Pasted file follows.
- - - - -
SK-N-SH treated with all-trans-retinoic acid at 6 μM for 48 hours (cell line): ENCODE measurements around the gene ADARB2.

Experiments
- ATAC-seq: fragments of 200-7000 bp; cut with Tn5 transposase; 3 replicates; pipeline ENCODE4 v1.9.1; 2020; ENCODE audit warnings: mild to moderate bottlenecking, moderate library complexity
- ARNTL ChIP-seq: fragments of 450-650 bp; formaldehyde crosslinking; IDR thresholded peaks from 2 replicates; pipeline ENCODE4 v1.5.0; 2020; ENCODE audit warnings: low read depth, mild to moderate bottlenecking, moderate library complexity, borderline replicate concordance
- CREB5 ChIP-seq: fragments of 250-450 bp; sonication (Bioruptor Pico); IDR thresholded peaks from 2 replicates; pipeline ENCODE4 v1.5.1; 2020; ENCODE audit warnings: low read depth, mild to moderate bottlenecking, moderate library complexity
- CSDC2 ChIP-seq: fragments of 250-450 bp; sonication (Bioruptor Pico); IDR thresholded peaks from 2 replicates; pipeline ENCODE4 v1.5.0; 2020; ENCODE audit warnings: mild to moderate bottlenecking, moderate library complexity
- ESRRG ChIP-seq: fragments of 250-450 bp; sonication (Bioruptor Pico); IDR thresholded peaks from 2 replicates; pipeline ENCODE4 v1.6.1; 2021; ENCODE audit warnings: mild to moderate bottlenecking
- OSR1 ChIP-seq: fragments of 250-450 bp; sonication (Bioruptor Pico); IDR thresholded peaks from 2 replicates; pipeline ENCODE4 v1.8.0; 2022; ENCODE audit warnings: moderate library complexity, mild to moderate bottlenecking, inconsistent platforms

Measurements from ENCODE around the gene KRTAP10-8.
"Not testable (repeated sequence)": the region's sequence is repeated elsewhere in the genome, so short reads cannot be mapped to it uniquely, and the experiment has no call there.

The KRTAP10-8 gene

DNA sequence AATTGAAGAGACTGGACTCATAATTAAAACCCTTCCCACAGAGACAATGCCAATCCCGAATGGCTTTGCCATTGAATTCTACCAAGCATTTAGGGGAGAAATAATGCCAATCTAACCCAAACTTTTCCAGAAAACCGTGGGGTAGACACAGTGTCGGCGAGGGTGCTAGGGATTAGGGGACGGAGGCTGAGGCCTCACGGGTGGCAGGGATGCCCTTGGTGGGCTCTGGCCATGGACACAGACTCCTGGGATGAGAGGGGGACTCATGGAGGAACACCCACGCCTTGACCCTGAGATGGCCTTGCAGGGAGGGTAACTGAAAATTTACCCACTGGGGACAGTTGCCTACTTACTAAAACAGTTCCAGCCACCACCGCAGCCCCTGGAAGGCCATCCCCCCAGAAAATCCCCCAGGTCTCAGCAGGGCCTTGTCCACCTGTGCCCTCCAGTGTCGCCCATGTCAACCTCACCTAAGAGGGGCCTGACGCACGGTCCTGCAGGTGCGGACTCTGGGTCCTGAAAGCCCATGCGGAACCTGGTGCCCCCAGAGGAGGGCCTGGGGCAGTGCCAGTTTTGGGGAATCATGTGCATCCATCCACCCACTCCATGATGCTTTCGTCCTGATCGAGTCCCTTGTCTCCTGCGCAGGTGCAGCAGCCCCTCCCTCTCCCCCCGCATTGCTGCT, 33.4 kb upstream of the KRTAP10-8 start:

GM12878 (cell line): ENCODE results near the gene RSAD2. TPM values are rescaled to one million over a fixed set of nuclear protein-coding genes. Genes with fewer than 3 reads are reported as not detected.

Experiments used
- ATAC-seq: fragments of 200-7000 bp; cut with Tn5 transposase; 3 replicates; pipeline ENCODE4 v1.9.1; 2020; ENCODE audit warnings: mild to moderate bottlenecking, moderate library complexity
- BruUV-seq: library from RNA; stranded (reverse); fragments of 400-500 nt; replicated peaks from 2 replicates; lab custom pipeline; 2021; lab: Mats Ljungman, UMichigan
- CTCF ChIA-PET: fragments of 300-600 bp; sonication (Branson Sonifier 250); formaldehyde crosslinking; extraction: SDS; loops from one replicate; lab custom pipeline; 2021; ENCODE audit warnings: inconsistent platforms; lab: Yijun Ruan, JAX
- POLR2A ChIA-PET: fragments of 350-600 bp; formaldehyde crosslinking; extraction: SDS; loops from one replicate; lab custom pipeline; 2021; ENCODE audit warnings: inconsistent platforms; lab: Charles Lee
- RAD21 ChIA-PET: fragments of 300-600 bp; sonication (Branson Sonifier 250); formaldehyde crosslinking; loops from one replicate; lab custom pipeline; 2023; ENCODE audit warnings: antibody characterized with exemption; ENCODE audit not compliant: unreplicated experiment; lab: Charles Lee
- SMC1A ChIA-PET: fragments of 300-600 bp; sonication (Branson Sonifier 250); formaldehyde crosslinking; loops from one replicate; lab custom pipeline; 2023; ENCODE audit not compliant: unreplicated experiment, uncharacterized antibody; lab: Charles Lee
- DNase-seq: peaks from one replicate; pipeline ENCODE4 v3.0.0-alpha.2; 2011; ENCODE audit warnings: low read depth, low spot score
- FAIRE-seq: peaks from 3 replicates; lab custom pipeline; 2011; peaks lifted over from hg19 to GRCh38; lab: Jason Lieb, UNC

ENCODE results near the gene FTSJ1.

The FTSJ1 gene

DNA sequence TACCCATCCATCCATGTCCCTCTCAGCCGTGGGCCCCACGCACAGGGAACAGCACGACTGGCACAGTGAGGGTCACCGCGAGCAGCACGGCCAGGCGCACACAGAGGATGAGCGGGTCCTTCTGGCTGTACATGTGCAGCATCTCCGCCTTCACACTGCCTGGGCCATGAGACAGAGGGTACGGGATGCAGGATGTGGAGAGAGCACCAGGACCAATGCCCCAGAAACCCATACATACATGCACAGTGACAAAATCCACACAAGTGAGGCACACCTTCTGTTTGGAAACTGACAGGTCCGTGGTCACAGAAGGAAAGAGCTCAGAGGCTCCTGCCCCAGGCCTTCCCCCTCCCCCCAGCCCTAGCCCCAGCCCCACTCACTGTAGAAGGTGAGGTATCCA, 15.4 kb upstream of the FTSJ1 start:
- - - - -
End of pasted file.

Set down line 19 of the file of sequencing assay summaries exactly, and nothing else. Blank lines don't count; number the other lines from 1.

- RAD21 ChIA-PET: fragments of 300-600 bp; sonication (Branson Sonifier 250); formaldehyde crosslinking; loops from one replicate; lab custom pipeline; 2023; ENCODE audit warnings: antibody characterized with exemption; ENCODE audit not compliant: unreplicated experiment; lab: Charles Lee